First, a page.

Cottage Jumbo Jenga




About: I'm just a fancy mustache wearing, woodworking, wine and scotch tasting, creative thinking type of guy.

This is a great game that's perfect for outside, or at the cottage. It's also a good way to use up any left over 2x4's that are laying around.

It took us about 20 minutes to cut the wood, which will lead to hours of fun.

Please remember be safe and wear eye protection when cutting wood.

Step 1: Materials

You will need:

- 4 1/2, 12' 2x4s
- pencil
- saw (hand or circular)
- plywood (optional)

We used a circular saw because it cuts faster, but a hand saw will due just fine.

Step 2: Measure and Cut

You will want to cut your wood into 57, 10 1/2" pieces.

This will allow three pieces to be side by side in alternating rows.

We started to stack the wood after cutting it so it would be ready right away for our first game. It helps to keep the area organized, as you go along.

If needed, use a plywood base so it will be flat when setting up your game.

Step 3: Start Playjng

Now that everything is ready, you can stack your jumbo Jenga blocks.

The rules:

Set up all 57 blocks, lay three side by side on top of your plywood base. Lay three more on top at 90 degrees to the ones below and repeat.

Each person removes one block at a time and places it on top at 90 degrees to the row on top.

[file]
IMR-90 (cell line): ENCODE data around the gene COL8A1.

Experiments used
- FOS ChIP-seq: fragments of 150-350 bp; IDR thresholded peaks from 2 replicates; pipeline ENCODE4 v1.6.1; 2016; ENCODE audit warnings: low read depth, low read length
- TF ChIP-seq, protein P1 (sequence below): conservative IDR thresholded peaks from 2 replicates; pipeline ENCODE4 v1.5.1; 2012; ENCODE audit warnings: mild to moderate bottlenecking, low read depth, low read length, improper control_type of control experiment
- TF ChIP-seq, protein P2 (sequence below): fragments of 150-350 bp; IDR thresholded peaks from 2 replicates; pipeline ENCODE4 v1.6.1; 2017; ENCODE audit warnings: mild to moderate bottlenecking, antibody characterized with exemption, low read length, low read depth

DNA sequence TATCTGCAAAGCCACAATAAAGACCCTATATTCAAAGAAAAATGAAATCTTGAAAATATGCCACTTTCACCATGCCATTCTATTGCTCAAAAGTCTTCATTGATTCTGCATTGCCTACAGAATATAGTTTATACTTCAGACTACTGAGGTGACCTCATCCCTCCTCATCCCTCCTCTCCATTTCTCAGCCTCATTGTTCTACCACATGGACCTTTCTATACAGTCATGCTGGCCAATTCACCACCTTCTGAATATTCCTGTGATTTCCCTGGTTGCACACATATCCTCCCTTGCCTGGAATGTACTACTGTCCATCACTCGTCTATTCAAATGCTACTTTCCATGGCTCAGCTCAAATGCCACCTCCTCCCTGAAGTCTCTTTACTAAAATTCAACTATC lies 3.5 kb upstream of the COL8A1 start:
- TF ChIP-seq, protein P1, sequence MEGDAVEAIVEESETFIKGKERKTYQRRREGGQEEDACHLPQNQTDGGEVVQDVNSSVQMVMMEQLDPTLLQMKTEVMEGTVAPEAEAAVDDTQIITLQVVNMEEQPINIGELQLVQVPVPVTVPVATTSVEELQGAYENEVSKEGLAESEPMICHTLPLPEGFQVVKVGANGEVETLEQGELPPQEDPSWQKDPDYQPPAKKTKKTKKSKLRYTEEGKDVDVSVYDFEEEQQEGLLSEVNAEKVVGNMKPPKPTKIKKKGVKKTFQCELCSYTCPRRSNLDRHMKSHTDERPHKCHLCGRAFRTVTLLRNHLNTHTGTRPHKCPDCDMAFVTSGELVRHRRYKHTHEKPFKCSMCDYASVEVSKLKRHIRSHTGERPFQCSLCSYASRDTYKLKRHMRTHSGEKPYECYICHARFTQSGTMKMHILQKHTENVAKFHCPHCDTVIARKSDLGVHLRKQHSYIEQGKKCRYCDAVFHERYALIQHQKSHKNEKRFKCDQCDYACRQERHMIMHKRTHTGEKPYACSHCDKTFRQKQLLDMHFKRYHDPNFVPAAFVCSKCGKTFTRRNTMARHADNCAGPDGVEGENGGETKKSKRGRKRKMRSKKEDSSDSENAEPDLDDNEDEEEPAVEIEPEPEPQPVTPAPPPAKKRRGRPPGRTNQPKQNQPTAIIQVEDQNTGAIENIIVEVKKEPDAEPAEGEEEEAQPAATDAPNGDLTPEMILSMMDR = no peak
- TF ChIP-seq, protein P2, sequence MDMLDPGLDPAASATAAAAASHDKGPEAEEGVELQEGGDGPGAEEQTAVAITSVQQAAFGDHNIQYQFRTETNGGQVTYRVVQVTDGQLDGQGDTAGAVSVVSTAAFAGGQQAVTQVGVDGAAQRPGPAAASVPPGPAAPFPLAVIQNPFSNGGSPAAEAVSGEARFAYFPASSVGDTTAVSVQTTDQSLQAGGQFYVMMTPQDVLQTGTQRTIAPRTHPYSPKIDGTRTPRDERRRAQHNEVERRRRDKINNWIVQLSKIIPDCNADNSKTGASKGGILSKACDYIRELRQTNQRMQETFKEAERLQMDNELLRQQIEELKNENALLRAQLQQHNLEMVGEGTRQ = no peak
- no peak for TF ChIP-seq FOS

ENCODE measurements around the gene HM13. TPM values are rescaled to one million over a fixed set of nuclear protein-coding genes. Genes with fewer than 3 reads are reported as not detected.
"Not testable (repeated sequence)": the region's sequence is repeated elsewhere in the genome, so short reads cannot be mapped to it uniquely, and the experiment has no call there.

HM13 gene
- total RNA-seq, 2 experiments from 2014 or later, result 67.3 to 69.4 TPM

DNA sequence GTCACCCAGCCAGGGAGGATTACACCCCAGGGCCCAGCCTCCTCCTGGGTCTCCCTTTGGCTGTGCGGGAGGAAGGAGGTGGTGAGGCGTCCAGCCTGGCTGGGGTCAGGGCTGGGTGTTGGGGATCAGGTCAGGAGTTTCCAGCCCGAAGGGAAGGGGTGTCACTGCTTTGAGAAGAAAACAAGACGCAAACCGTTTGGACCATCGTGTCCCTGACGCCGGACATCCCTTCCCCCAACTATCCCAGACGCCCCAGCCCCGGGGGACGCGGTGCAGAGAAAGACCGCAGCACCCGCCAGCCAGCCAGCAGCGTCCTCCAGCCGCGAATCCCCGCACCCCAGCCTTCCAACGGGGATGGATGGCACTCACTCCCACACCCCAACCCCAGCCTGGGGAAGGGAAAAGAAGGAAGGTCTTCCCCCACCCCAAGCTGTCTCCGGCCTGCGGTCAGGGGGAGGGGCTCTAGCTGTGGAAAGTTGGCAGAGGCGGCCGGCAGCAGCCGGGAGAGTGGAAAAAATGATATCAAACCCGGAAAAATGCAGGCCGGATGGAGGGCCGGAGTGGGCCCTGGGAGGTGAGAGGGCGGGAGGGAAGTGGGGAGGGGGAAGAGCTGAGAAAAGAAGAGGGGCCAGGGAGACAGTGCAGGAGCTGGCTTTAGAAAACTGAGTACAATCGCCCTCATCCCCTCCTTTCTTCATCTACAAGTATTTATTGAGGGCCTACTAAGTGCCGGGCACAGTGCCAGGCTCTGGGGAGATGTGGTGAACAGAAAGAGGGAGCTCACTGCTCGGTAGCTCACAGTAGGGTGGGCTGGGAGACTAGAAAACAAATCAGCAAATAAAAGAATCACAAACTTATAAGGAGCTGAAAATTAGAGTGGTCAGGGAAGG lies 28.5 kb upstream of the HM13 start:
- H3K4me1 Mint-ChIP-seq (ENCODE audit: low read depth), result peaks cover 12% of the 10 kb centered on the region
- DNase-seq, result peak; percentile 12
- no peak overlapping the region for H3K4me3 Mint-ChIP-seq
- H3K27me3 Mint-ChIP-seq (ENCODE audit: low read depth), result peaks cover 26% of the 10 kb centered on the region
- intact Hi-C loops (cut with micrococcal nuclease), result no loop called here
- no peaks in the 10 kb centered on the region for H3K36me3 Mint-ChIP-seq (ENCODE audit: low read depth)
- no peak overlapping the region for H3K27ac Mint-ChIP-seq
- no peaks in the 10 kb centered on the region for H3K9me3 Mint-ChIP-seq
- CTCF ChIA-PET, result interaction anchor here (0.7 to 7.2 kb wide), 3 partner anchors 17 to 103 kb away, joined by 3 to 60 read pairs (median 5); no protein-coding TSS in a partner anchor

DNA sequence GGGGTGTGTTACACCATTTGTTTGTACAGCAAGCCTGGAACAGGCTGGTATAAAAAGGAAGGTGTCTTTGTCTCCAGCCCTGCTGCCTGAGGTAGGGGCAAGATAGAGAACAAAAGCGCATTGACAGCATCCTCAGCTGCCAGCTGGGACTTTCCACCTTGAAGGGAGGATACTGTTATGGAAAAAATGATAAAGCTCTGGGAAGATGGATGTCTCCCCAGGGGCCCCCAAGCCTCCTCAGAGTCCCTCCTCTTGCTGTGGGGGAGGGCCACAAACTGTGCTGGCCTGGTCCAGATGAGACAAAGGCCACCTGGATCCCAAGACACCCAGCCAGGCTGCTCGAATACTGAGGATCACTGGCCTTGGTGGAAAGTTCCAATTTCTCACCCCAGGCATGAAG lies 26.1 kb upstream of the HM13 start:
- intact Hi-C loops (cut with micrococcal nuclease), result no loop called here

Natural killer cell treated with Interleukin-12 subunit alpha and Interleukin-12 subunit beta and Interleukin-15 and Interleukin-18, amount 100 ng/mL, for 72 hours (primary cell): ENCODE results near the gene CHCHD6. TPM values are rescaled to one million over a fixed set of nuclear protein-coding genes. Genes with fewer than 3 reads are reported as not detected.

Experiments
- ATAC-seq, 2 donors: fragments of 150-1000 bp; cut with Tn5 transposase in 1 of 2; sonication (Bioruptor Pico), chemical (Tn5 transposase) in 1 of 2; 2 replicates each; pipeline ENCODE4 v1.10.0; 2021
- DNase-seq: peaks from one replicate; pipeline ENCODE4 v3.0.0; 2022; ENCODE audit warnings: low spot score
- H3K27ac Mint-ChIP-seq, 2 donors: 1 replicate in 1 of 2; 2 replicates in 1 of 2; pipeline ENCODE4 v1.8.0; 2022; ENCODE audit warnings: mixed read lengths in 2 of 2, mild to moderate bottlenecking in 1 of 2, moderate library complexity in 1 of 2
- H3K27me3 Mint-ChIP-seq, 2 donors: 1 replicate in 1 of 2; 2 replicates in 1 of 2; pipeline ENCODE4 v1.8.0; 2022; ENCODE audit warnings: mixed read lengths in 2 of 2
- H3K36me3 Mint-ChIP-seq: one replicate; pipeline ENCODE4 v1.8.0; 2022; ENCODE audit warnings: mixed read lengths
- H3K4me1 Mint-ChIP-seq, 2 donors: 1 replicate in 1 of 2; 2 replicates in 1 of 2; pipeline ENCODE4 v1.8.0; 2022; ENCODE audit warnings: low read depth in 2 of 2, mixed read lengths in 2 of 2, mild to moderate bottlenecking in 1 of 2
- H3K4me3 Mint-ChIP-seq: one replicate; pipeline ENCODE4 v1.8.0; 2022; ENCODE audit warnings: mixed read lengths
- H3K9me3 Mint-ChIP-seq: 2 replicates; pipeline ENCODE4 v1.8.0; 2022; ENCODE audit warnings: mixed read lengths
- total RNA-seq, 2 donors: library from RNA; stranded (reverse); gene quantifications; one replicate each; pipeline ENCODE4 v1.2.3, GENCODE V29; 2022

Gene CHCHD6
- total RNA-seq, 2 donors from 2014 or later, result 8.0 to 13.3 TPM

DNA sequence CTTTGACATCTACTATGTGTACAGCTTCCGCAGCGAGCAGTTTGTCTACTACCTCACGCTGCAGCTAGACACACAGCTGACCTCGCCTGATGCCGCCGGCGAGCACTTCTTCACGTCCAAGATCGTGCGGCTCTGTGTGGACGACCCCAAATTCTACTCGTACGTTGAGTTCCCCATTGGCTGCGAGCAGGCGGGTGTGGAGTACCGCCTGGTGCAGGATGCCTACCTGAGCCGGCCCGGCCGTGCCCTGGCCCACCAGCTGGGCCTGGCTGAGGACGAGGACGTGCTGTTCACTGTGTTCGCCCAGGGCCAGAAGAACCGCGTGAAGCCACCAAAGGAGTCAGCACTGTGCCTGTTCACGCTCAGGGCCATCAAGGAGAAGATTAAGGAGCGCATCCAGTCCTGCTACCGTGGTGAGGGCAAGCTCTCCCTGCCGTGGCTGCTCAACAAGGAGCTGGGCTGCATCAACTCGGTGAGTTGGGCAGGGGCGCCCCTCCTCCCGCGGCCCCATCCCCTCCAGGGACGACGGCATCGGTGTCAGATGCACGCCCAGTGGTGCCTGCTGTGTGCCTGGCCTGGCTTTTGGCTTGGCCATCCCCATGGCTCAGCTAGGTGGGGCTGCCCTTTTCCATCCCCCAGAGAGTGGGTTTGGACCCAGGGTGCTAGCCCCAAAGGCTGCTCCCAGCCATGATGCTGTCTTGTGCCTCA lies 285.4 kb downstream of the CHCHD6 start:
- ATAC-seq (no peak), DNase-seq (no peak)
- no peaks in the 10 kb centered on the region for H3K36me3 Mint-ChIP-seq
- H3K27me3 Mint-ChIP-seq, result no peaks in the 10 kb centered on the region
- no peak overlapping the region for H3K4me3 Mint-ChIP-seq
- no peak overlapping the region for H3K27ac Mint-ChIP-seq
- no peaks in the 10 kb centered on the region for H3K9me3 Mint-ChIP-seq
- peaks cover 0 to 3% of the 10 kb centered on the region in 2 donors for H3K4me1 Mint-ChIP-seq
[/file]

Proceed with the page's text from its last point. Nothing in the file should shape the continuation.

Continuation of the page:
You can only touch the piece that you are removing.

The person who causes the stack fall looses

Outside Contest

Participated in the
Outside Contest



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14 Discussions


4 years ago on Introduction

A similar idea was sent to me from a blog via HomeDepot in Canada. They suggested staining the blocks to make them look nice, and oil or varnish to make them slip along each other easier. Also, with kinds involved sanding is kind of a must.

1 reply

3 years ago

We made it but may need more sanding because pieces don't push out very easily.


4 years ago

I made a giant Jenga last year. I looked at an actual Jenga block as a basis. The real blocks do not have stain or sealers, but are sanded smooth to have 90 degree edges. I used a power planer to get the edges sharp and sanded with a random orbit sander then a finish sander for smoothness.

1 reply

Reply 3 years ago on Introduction

I'm going to be building a set this week and planing it as well for the even smoothness. I think the game will play better if all the pieces are even. I am going to run the pieces on my router though to take the sharp 90 off of the edges. Don't want to hurt anyone playing when a block falls on them.


3 years ago

thanks forma sharing we did it

you totally you could just measure the width of three 1x2's laying down to get the length of the boards to cut.


4 years ago

Love this!! Brilliant!